One of the best parts of opening your own restaurant is the opportunity to let your creativity flow & create your own brainchild. You can design a restaurant with your unique ideas, and that uniqueness can attract customers. However, creating a restaurant theme isn’t as cut and dry as choosing a location and writing up a menu. A restaurant theme is a blend of food, atmosphere, and service. So how do you decide which restaurant theme is right for you? How do you decide what kind of concept will stand out from the local competition?
A theme restaurant is a type of restaurant that uses theming to attract diners by creating a memorable experience. Theme restaurants have a unifying or dominant subject or concept and utilize decor, special effects, and other techniques depending on that the elements for the food and beverage are decided, to create exotic environments that are not normally associated with dining because they are inaccessible, no longer exist, are fictional or supernatural, or taboo. The theme may be further extended through the naming and choices of food, though food is usually secondary to entertaining guests. Diners choose restaurants first and foremost based on the type of food. Conversely, theme restaurants attract customers primarily by promising unique experiences. … While food is usually less important than the experience, some theme restaurants use food to reinforce their themes.
Someone who decides to open a restaurant will likely have a pretty good idea of the concept—a steakhouse, a sandwich shop, a coffee house, etc. That’s great because it gives you a place to start.
Demographics of your town or city can be found in a variety of places. Offers a profile of your area’s median age, income, and household size.
Most restaurants have an inherent “theme” based on the origin or type of cuisine served. Many restaurants have a distinct style of decor and create a specific ambience for the comfort of their clientele. Some have a unique location or are housed in a unique building. But not all restaurants are considered theme restaurants. Diners choose restaurants first and foremost based on the type of food. Conversely, theme restaurants attract customers primarily by promising unique experiences. Beyond the basic purpose of restaurants to provide food and drink, restaurants have, historically, fulfilled a human need for connection and shaped social relations. In 21st-century American life, restaurants occupy an increasingly important place in shaping our overall economy and the nature and makeup of our cities.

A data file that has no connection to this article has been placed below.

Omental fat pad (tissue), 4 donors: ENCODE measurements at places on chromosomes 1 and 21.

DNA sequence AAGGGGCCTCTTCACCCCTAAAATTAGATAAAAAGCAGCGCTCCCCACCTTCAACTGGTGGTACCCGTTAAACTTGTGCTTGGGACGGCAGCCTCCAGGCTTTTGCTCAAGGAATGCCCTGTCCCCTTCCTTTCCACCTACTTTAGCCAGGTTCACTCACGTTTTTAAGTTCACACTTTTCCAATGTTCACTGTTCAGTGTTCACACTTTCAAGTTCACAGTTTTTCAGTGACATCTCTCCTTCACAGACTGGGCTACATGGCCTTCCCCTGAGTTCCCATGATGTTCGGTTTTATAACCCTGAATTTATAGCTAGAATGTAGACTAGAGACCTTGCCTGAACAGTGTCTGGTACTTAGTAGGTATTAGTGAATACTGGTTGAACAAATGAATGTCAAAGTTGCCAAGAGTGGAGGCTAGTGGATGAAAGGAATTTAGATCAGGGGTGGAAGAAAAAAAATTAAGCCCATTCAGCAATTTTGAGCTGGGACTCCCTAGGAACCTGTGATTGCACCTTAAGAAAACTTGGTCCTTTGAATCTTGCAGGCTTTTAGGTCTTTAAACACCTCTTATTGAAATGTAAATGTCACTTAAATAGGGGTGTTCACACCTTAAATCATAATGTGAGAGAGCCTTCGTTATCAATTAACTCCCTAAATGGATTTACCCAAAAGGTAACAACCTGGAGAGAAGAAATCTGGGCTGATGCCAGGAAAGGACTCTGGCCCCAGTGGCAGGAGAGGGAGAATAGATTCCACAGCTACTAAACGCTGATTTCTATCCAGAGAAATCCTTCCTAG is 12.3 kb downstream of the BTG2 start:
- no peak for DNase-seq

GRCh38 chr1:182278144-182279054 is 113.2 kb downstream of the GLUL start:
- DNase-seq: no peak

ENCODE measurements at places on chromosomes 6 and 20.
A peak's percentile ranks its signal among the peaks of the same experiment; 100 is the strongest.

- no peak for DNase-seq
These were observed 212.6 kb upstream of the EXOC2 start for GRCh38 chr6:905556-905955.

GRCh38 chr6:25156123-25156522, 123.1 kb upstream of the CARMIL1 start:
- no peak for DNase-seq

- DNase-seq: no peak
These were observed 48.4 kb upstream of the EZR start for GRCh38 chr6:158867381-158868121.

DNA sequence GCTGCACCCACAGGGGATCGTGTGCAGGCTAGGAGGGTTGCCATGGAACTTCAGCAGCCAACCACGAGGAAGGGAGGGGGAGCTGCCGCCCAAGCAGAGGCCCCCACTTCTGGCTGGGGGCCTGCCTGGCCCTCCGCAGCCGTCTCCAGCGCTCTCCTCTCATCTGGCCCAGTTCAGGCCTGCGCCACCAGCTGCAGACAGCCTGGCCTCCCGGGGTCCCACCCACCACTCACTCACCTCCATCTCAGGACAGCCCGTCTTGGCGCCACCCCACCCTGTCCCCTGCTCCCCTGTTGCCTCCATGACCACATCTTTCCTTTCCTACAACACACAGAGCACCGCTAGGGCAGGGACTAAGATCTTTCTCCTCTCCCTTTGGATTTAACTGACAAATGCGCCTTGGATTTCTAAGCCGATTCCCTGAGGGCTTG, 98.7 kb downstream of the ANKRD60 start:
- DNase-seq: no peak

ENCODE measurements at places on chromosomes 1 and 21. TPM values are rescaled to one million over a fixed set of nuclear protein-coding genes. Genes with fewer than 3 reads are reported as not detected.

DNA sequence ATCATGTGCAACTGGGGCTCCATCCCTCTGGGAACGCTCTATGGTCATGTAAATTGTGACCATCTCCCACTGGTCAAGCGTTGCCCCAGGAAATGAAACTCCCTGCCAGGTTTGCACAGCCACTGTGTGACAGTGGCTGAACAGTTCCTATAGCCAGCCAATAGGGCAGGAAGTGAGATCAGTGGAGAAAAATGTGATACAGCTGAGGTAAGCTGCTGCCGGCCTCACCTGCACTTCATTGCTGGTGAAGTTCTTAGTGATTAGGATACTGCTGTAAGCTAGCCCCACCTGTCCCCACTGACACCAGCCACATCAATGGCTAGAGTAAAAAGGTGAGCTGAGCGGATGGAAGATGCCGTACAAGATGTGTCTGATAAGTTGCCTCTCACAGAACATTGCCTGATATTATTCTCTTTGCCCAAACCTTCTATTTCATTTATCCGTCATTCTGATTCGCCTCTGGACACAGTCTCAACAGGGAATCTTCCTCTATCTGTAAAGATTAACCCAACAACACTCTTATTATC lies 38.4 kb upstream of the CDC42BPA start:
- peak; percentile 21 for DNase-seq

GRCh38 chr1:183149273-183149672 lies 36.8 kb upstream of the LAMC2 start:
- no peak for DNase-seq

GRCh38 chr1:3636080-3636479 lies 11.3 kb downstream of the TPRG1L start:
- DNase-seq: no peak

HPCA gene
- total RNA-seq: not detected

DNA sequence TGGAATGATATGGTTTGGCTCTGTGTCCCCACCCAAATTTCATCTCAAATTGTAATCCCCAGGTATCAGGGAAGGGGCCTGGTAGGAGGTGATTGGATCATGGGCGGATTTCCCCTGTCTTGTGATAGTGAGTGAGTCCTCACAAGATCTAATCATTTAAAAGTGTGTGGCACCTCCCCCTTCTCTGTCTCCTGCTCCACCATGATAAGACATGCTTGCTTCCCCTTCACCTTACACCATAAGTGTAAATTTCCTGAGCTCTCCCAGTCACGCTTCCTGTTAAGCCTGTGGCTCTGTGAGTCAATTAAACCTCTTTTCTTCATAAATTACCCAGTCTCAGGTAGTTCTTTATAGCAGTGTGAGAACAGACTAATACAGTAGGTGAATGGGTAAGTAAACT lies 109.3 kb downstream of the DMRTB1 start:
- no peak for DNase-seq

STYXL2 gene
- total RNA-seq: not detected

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In some cases, customers may visit a theme restaurant only to shop or be entertained, without intending to eat. The Theme restaurants have the potential for high profits in a relatively short period of time, in part by selling merchandise. Though arguably a type of theme restaurant, dinner theatre restaurants are usually classified separately, despite consumers choosing them primarily for entertainment.
Irish pubs and other similar ethnic restaurants that originated in a particular country but are now found around the world are considered theme restaurants by some, as they use theming to re-create an “authentic” experience.